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2006 Ridgeline RTS in Steel Blue
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Elk, let us know how installation goes and which one you chose?
That looks like a nice option. One question: Would there be any chance that the cable could shift, possibly snagging something?
 
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That looks like a nice option. One question: Would there be any chance that the cable could shift, possibly snagging something?
I’ll be installing this weekend. Installation is pretty straight forward. A clamp (with finger tight security screws) goes over each side of the cat. The cable feeds through each clamp and weaves around the frame and back through the clamp. The process continues until you’ve filled all the holes in the clamps. You then use a small socket wrench with the security key to tighten the clamps onto the cable. The cable should be tight enough that it’s not going to move anywhere.

Elk, let us know how installation goes and which one you chose?
Hey Carsmak it’s called a CatClamp. It runs around $150. Figured it was worth it. The primary targets in this neck of the woods are Honda’s and Toyota’s. Since we have one of each, odds are not stacked in our favor. It’s more than just the cost of the cat. It’s also the repair work of the damage they inflict and the time to deal with the issue.
 

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I live in a very small town (<6000 people) and we've had a lot of CC thefts lately. I have a few questions:
1. Is the Ridgeline especially susceptible or protected (I e., Barrier plates)?
2. Can you get a protective device? Such as a barrier/skid plate?
3. Any other (serious) ideas for protection?
4. Will the alarm generally go off if someone attempts to take it off?
5. This is the one car we leave outside, and I even wipe off the moisture every morning, so I'd like to keep it intact.
Thanks,
 

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I have also had the Catalytic Converter stolen out of my 2021 Honda Ridgeline.
Did you have to replace the entire exhaust system from the cat back when you did the repair?
 

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I’ll be installing this weekend. Installation is pretty straight forward. A clamp (with finger tight security screws) goes over each side of the cat. The cable feeds through each clamp and weaves around the frame and back through the clamp. The process continues until you’ve filled all the holes in the clamps. You then use a small socket wrench with the security key to tighten the clamps onto the cable. The cable should be tight enough that it’s not going to move anywhere.


Hey Carsmak it’s called a CatClamp. It runs around $150. Figured it was worth it. The primary targets in this neck of the woods are Honda’s and Toyota’s. Since we have one of each, odds are not stacked in our favor. It’s more than just the cost of the cat. It’s also the repair work of the damage they inflict and the time to deal with the issue.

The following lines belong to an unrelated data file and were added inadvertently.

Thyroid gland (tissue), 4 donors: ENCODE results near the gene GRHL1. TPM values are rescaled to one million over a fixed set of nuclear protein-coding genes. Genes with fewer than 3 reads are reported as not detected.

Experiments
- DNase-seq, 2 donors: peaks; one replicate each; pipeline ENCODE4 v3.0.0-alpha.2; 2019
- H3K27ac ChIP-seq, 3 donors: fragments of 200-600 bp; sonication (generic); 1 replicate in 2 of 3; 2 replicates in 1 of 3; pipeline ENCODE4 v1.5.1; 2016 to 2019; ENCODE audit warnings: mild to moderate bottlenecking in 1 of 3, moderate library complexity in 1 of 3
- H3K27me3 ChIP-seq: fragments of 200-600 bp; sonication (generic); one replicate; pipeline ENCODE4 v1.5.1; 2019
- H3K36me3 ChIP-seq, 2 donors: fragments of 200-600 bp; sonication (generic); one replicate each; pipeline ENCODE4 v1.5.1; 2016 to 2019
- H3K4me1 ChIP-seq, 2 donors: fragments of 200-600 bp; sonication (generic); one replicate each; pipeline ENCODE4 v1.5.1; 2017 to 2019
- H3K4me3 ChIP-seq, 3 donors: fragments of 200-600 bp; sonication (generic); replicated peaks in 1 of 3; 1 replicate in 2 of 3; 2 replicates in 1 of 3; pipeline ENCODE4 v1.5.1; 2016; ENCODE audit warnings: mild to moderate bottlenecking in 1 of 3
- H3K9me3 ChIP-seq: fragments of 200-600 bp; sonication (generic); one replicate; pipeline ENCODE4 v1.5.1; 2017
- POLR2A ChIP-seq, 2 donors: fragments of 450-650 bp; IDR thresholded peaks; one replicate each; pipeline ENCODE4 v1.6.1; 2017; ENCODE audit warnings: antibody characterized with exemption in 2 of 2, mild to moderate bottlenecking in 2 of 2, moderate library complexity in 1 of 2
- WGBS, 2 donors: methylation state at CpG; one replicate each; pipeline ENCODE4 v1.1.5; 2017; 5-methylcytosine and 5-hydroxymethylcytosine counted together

Elk - Curious how the install went, and what you think now....just read a horror story of a 2021 Ridgeline sitting at a dealer pending parts for 90 days...figure I better get on this. Thx.
 

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Had mine stolen out of my 2011 Ridgeline this morning, Hear a quick zip/zip, and ran out to see car driving away. MF'ers.! Local shop asked about a Cat Security device before I get a new one put on.

thoughts?
 

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2020 Ridgeline RTL-E
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Am looking for recommendations for catalytic converter anti-theft devices for 2021 Ridgeline RTL-E. Have looked at CatStrap, but not sure what frame/suspension parts you would wrap the cable around.
Thanks for any help.
480 volts, fish hooks under your Ridgeline, and a Smith & Wesson. 44 magnum.
 

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2006 Ridgeline RTS in Steel Blue
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I wish I could weld and had a plasma table, would so make this…

417111


Found on FB, although I think the placement is suspect.
 

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2011 Crystal Black Pearl Ridgeline RTLL
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Looks cool but a grinder or Sawzall would still cut right through it. Something similar made from stainless steel would be more effective.
 

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Have some friends traveling from central Florida to North Carolina. They stopped in Forsyth Georgia last evening for the night at a Holiday Inn Express. Came out this morning to leave and their 2004 Element was REALLY loud. This is what they found...
Automotive tire Motor vehicle Hood Automotive lighting Wood
Tire Automotive tire Vehicle Synthetic rubber Wheel


Clean cut right behind the upstream O2 sensor and another clean cut right in front of the Cat rear flange. I would guess it probably took someone about 90 seconds with a battery powered sawzall. When they called the Forsyth police department to report the crime they got voice mail. It's almost humorous, but not really!